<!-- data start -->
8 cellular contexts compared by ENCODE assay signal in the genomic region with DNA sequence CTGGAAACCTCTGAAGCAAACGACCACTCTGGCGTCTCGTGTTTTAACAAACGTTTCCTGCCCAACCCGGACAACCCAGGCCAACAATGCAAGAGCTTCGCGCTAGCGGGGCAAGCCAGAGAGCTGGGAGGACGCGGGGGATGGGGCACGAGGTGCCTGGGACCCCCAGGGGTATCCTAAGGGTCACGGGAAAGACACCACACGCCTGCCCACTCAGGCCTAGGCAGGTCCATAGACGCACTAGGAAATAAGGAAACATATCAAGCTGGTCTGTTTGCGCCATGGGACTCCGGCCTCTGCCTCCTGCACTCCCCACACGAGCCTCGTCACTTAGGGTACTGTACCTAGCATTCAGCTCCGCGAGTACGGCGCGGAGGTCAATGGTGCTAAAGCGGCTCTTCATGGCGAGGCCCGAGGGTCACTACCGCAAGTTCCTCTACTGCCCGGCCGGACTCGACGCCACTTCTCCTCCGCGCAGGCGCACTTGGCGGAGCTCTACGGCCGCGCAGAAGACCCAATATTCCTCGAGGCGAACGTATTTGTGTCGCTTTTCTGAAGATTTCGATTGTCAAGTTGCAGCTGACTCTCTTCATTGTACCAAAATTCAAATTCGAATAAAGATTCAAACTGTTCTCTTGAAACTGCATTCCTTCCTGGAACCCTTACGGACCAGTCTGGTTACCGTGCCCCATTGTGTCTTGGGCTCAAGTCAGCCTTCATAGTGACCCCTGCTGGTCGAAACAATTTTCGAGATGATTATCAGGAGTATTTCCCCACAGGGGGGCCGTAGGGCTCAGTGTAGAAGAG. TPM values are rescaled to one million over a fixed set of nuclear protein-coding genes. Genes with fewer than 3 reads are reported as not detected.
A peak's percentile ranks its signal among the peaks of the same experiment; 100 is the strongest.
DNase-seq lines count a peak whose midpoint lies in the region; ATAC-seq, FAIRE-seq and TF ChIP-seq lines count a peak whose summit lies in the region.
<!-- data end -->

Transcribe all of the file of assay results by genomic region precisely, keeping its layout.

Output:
8 cellular contexts compared by ENCODE assay signal in the genomic region with DNA sequence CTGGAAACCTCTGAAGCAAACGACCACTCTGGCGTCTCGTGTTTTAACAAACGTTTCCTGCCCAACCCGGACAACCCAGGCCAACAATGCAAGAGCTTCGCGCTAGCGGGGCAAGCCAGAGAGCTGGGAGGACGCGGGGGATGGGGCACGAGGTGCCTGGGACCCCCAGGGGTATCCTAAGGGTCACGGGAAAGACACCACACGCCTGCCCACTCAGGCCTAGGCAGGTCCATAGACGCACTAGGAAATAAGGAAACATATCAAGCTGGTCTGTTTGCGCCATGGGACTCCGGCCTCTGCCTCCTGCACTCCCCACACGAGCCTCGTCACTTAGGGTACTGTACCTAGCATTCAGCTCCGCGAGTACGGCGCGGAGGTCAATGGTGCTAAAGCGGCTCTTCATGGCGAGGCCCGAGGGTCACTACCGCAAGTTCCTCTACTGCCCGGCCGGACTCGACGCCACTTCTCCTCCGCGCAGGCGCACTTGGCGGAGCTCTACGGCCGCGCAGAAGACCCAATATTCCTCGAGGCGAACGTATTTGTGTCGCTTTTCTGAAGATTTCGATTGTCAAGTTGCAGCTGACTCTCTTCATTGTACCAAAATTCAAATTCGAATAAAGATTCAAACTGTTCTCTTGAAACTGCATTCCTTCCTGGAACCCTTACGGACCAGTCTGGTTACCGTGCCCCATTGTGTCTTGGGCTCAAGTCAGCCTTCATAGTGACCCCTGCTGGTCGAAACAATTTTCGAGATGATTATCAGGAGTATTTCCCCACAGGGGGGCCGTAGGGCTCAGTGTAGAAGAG. TPM values are rescaled to one million over a fixed set of nuclear protein-coding genes. Genes with fewer than 3 reads are reported as not detected.
A peak's percentile ranks its signal among the peaks of the same experiment; 100 is the strongest.
DNase-seq lines count a peak whose midpoint lies in the region; ATAC-seq, FAIRE-seq and TF ChIP-seq lines count a peak whose summit lies in the region.